How Ultrasonographic Measurement of Optic Nerve Sheath Diameter (ONSD) Aids in Diagnosis of Cerebrovascular Accident in a Patient on Ventilator?

    loading  Checking for direct PDF access through Ovid

Excerpt

To JNA Readers:
A wide range of noninvasive methods have been proposed and utilized to measure intracranial pressure (ICP): ultrasonographic measurement of optic nerve sheath diameter (ONSD) being one of them.1 It has high sensitivity and specificity in predicting raised ICP, and hence recently, ONSD has been increasingly used in emergency departments and intensive care units (ICU).2 A 55-year-old female patient with BMI of 31 presented to emergency department with blunt abdominal trauma sustained due to road traffic accident. There were several episodes of vomiting but there was no history of unconsciousness, ENT bleed, or seizures. Past history revealed that she was a known case of hypertension (on amlodipine), chronic obstructive pulmonary disease, and obstructive sleep apnea. Emergency laparotomy was performed following which successful extubation was performed. However, after 4 hours, she became tachypneic, and developed respiratory distress and hypotension. Ionotropes (dopamine and noradrenaline) were started and she was shifted to ICU. Initially, noninvasive ventilation was performed but gradually she became drowsy and disoriented owing to hypoxia, and thus, invasive ventilation was started. Oxygen saturation was maintained on FiO2 0.4 and ionotropes were tapered off over a period of 12 hours. Her neurological status was E4VTM6, moving all 4 limbs, and pupils were normal in size but sluggishly reacting to light. As a routine, ONSD was measured using Sonosite M-Turbo (Sonosite Inc., Bothell, WA) ultrasound machine with a 6 to 13 MHz linear-array probe on first postoperative day. The diameter was found to be increased in both the eyes. It was 0.80 and 0.82 cm in the left and the right eye, respectively (Fig. 1A). A CT scan of the head was performed which revealed infarction of size 3 cm×2 cm in left temporoparietal region of the brain but there was no midline shift (Fig. 1B). Conservative management consisting of mannitol, furosemide, aspirin, and low–molecular-weight heparin was given. The ONSD remained persistently high during subsequent days. The patient developed septicemia and succumbed to multiple organ failure and expired on fifth postoperative day. The true neurological status of the patient on ventilator remains unclear, as it may be masked by desirable or necessary sedation rendering neurological evaluation difficult or impossible.3 In our case, elevated ONSD raised the suspicion of traumatic brain injury that must have occurred during road traffic accident. CT scan was, however, suggestive of ischemic infarct involving left middle cerebral artery. The exact timing and mechanism of stroke remains unclear. We speculate that the most likely etiology was atherothrombosis as the patient had several risk factors such as age, hypertension, obesity, and obstructive sleep apnea.4 Animal studies have shown that ONSD increases within an hour after increase in ICP. The rate of increase was 0.0034 mm for an increase of 1 mm Hg of ICP.5 Our patient had significant increase in ONSD, but CT scan did not reveal any midline shift probably due to the fact that increase in ONSD is an early indicator of raised ICP.2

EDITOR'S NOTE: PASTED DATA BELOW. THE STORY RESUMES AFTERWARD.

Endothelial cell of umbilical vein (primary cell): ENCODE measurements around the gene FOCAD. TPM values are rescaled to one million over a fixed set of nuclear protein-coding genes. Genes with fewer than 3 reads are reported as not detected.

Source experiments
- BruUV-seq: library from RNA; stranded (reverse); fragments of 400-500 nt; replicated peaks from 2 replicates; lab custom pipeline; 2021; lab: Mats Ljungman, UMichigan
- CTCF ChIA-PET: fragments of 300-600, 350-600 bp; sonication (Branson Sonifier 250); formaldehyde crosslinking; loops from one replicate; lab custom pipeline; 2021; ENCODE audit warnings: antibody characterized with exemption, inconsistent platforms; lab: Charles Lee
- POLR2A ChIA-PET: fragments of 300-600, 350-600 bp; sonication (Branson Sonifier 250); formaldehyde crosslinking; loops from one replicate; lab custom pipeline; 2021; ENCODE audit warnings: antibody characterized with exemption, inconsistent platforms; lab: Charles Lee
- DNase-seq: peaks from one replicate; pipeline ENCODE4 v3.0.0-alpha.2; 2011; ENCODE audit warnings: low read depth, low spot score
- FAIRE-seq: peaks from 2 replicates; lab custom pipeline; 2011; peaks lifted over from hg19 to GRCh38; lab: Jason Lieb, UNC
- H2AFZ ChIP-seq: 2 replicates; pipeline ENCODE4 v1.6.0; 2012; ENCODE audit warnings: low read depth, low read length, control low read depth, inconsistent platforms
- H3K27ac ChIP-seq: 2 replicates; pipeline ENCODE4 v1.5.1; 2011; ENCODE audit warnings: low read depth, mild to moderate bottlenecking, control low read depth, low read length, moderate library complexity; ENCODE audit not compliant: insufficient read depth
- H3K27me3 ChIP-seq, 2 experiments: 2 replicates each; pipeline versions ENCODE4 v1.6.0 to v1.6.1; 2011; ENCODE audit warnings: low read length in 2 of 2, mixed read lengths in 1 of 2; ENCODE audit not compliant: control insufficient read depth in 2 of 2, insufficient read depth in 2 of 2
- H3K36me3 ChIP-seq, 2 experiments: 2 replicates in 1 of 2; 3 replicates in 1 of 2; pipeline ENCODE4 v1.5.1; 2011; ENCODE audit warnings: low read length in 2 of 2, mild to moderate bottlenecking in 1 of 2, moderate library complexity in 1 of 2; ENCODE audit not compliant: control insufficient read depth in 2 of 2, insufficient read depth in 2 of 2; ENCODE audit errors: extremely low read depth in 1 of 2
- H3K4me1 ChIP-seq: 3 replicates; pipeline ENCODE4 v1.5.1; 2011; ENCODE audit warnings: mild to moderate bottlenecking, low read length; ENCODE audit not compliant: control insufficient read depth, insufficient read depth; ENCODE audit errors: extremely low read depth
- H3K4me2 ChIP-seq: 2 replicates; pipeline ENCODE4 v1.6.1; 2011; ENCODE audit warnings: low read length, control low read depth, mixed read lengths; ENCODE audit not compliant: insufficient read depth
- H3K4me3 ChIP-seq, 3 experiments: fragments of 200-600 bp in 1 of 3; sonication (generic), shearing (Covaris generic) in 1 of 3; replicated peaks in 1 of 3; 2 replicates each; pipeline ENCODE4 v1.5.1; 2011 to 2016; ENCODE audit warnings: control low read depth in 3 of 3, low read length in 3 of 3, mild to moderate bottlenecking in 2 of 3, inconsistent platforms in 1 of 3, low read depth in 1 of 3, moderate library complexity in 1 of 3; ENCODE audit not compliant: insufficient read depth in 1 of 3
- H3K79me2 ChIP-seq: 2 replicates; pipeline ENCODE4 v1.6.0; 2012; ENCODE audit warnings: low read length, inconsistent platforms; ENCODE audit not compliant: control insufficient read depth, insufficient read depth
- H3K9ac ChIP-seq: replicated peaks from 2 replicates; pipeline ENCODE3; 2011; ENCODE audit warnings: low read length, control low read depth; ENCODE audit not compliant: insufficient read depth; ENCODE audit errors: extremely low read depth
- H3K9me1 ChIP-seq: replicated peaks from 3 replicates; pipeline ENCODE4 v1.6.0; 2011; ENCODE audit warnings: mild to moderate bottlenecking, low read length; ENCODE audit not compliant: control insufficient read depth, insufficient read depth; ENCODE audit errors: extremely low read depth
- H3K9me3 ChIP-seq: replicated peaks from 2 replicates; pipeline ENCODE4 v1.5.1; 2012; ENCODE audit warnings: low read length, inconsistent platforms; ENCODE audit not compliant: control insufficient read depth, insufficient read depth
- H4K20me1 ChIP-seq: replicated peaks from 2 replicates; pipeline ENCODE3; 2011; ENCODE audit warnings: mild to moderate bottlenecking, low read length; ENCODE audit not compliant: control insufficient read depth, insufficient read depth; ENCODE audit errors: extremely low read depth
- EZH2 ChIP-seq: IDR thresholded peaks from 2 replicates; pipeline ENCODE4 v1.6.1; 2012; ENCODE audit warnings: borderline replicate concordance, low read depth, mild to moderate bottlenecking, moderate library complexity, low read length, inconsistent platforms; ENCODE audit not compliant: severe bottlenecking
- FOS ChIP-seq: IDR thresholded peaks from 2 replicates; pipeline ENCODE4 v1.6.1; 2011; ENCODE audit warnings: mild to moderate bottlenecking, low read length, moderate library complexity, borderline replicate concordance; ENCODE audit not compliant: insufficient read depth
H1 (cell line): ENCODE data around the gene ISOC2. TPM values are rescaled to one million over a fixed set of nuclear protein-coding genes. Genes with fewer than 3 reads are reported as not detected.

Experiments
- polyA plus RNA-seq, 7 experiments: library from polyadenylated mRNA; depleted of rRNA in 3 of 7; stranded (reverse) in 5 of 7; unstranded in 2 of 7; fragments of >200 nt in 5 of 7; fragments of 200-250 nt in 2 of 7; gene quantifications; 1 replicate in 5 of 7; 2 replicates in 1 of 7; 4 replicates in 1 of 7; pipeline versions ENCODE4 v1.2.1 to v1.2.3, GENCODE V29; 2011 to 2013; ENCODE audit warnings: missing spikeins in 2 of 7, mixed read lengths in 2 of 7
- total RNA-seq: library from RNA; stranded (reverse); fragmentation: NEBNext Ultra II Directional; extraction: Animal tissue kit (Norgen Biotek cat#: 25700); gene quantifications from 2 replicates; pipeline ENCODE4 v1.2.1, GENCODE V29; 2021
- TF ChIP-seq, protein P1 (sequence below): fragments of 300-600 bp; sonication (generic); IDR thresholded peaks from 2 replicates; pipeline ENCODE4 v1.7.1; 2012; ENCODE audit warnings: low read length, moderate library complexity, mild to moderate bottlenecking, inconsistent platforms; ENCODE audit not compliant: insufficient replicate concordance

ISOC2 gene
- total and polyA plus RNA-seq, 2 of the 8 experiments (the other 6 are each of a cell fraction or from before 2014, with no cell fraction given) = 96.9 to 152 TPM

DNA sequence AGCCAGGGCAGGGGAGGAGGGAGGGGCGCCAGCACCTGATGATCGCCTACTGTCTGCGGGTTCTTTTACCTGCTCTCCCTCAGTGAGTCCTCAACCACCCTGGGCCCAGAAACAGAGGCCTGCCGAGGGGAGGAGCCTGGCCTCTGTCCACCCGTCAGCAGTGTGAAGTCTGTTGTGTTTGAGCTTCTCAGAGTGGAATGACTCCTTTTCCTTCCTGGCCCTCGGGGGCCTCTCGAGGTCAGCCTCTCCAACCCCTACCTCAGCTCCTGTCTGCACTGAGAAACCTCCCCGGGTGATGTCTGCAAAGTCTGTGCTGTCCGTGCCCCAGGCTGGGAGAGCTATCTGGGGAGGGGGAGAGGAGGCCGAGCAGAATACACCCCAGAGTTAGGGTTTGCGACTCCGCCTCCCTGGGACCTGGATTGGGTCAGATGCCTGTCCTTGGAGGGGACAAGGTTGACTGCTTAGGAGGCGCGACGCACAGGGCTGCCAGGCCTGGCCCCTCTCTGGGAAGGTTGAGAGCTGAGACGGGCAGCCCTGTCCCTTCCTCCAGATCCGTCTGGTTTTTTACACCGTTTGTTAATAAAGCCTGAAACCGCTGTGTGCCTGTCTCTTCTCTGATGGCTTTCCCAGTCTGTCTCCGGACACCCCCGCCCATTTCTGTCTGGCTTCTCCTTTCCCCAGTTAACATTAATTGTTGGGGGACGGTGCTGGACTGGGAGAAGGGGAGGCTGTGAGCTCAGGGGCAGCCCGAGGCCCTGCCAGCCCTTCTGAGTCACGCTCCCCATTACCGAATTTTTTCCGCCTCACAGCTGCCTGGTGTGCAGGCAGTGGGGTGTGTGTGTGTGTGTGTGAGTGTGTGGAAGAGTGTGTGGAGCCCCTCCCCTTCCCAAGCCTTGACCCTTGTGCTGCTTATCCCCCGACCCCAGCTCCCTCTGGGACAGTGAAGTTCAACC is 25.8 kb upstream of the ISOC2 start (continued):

To conclude, our case highlights the utility of ONSD measurement using ocular ultrasound as an important diagnostic tool to detect raised ICP. We, therefore, suggest its routine use in the ICU where clinical signs of raised ICP are nonspecific and difficult to interpret.

Related Topics

    loading  Loading Related Articles